Archeology is the study of human culture, technology, and behavior based on the review and analysis of artifacts, architecture, and environmental data that past people have left behind. Research findings enable archaeologists to speak about culture development and change through time. Park archeologists utilize various methods such as survey, careful excavation, GPS technology, and ground penetrating radar to show how people in the past used the landscape. They also rely on the knowledge of tribal members, early miners and homesteaders, and park employees.
Archeologists in Glacier National Park have recovered evidence of past peoples ranging from artifacts such as prehistoric projectile points and stone net sinkers to features like culturally scarred trees and abandoned homesteads. The first archeological investigations at the Little Bighorn Battlefield took place in 1958. It wasn’t until 1984-85 that a large-scale inventory project took place at the monument following a grassland fire that burned off the vegetation. These surveys, and numerous since, have aided in uncovering new information about the positions and movements of participants throughout the battle as well as recovered approximately 6,000 artifacts.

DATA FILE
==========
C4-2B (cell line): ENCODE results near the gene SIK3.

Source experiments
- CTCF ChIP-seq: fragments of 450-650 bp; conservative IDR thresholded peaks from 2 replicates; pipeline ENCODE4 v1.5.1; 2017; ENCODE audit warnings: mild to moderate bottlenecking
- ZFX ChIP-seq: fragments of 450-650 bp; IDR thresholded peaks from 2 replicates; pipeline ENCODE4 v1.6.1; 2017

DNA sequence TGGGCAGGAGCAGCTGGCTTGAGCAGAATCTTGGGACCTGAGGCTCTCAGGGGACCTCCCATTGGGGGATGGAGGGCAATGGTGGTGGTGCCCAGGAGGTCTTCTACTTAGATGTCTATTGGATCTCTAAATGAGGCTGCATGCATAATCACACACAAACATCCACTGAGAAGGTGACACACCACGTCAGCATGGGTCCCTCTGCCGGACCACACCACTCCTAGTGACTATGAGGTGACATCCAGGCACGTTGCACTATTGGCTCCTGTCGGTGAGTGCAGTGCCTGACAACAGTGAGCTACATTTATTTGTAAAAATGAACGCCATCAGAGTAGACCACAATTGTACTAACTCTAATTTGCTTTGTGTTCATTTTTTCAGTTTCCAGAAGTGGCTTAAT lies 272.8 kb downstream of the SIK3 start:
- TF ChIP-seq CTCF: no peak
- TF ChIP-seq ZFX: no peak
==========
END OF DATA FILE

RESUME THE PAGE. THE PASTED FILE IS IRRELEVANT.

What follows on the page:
All of these archeological findings, and those yet to be found, are critical in revealing how we are connected to our past.